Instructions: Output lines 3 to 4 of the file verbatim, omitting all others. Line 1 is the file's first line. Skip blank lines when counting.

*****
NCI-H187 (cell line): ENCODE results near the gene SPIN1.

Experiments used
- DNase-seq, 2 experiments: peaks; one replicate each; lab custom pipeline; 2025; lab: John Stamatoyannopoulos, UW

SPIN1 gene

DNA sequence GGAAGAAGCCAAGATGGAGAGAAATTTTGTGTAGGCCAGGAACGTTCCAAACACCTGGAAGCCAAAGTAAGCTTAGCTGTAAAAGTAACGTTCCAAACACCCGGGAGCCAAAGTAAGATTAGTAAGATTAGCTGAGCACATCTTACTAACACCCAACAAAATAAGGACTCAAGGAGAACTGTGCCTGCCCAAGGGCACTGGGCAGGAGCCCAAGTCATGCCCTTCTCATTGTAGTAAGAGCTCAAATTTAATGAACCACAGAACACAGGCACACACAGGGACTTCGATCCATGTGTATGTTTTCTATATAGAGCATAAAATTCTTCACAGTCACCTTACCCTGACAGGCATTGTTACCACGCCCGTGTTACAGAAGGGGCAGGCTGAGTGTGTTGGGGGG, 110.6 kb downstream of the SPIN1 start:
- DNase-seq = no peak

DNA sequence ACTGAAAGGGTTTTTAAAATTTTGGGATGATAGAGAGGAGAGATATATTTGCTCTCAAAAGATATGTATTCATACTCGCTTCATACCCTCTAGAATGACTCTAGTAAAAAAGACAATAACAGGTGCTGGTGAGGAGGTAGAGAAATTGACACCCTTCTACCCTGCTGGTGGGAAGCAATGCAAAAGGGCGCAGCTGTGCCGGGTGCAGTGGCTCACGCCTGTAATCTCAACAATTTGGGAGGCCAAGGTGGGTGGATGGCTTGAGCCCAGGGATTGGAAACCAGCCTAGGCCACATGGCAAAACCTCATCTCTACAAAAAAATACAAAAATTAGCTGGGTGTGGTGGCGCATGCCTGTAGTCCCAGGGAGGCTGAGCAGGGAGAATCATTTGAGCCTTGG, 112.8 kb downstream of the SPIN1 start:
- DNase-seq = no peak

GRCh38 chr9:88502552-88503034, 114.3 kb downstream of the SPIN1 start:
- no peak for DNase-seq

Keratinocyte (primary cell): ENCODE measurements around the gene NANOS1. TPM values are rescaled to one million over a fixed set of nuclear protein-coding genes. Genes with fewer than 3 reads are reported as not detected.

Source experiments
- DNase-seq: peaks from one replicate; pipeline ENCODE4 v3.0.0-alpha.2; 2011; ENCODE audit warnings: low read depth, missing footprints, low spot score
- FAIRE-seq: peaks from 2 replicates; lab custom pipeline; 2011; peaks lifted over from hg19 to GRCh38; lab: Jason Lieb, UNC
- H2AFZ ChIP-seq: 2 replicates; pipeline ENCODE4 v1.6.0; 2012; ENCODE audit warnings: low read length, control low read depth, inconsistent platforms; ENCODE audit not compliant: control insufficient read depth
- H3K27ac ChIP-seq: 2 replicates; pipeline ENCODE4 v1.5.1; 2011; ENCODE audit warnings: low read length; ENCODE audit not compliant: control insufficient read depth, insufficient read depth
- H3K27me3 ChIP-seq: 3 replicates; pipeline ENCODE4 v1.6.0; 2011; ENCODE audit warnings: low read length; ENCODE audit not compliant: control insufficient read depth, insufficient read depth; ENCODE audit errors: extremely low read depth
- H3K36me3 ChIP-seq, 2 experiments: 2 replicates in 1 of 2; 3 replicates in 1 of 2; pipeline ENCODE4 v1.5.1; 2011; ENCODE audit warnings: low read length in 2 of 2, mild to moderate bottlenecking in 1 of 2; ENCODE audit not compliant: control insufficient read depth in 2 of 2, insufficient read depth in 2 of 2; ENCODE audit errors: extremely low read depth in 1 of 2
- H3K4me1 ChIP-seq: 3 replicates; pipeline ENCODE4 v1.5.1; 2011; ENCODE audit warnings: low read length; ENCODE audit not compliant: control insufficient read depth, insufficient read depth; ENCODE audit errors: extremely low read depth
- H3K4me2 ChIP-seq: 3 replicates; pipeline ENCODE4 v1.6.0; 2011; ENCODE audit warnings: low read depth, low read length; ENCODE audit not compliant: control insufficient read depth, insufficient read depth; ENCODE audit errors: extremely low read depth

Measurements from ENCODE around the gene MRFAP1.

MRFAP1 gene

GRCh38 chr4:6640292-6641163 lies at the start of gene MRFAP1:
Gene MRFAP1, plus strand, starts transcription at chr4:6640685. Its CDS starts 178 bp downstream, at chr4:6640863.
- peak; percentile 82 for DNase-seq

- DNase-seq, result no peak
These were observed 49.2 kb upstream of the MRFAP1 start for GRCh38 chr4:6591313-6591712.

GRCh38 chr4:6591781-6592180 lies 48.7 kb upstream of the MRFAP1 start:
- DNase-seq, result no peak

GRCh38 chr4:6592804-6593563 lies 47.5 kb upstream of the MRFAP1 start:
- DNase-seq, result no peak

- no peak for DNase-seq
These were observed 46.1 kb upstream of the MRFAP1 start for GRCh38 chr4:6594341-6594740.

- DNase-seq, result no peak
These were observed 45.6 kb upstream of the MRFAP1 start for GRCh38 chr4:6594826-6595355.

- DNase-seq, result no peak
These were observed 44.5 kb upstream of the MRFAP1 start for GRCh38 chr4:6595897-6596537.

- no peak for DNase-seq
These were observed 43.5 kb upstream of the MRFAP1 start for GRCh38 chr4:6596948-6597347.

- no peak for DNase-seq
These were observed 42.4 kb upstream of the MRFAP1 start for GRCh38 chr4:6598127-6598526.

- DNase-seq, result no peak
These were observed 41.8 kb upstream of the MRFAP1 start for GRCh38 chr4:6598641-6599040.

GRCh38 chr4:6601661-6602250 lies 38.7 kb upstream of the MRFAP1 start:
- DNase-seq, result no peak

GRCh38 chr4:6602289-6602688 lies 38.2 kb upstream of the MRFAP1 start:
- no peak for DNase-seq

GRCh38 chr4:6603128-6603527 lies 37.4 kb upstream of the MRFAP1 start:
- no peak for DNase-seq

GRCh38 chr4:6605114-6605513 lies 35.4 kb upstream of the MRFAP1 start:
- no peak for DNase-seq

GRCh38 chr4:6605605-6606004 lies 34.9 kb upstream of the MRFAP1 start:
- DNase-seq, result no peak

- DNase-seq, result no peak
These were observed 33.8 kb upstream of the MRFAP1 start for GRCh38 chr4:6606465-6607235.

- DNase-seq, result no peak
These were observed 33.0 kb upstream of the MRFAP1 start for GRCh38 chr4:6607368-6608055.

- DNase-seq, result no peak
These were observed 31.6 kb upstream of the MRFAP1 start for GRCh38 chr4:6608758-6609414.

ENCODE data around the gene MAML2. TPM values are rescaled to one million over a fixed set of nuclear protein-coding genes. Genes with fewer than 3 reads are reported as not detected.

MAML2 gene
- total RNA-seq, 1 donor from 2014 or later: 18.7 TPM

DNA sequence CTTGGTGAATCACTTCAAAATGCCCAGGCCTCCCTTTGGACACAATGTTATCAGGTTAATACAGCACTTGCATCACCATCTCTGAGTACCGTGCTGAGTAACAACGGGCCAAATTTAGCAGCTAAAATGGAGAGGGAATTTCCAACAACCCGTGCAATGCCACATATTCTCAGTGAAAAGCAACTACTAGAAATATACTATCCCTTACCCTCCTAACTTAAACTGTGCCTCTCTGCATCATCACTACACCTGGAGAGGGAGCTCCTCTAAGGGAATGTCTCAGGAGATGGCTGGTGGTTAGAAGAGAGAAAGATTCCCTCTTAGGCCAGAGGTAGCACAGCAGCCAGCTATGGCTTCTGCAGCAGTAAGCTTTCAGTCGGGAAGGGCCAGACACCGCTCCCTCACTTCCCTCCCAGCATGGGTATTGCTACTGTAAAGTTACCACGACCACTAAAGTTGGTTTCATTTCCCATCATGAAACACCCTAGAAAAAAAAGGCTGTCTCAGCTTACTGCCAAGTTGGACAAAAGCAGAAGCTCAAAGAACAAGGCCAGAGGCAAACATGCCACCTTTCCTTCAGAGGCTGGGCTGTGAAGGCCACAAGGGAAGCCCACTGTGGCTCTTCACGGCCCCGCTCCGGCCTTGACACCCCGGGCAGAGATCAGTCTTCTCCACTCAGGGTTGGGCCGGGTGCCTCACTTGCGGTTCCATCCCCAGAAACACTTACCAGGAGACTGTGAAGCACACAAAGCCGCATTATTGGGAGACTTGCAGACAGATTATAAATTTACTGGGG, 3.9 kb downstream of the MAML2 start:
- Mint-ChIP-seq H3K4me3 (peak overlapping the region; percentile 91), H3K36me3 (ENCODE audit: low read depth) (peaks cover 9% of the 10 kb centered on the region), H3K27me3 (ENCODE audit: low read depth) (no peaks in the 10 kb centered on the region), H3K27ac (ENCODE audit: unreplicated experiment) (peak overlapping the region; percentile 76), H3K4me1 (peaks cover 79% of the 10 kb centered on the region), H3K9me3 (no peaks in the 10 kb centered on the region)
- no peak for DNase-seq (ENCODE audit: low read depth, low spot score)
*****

- DNase-seq, 2 experiments: peaks; one replicate each; lab custom pipeline; 2025; lab: John Stamatoyannopoulos, UW

SPIN1 gene